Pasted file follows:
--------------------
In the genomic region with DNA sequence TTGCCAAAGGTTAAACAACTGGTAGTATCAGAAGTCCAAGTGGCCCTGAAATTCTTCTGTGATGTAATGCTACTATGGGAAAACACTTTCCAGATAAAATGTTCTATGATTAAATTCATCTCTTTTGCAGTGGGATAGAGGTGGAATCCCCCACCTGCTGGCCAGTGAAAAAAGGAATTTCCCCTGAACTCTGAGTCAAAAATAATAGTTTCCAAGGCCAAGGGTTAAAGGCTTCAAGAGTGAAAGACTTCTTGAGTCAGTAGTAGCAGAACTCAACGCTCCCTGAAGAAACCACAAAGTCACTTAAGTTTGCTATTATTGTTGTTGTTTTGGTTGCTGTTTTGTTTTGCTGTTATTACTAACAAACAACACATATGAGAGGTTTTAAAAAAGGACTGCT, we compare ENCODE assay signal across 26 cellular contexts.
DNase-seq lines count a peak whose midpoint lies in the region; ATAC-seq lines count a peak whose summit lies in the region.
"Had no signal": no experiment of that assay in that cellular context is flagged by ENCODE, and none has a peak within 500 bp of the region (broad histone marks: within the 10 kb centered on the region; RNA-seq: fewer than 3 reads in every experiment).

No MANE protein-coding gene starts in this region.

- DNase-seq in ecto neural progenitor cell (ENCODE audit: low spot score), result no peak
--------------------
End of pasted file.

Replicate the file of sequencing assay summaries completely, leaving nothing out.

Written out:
In the genomic region with DNA sequence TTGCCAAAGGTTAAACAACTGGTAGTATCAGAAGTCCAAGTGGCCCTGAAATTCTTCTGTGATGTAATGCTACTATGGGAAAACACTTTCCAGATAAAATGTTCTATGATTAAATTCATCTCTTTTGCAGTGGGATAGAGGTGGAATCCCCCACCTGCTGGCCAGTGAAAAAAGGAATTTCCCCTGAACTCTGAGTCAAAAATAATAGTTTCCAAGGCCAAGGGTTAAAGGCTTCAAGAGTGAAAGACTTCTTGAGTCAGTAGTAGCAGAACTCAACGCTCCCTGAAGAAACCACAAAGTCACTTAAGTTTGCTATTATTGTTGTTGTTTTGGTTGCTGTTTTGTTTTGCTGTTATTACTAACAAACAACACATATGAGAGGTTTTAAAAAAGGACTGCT, we compare ENCODE assay signal across 26 cellular contexts.
DNase-seq lines count a peak whose midpoint lies in the region; ATAC-seq lines count a peak whose summit lies in the region.
"Had no signal": no experiment of that assay in that cellular context is flagged by ENCODE, and none has a peak within 500 bp of the region (broad histone marks: within the 10 kb centered on the region; RNA-seq: fewer than 3 reads in every experiment).

No MANE protein-coding gene starts in this region.

- DNase-seq in ecto neural progenitor cell (ENCODE audit: low spot score), result no peak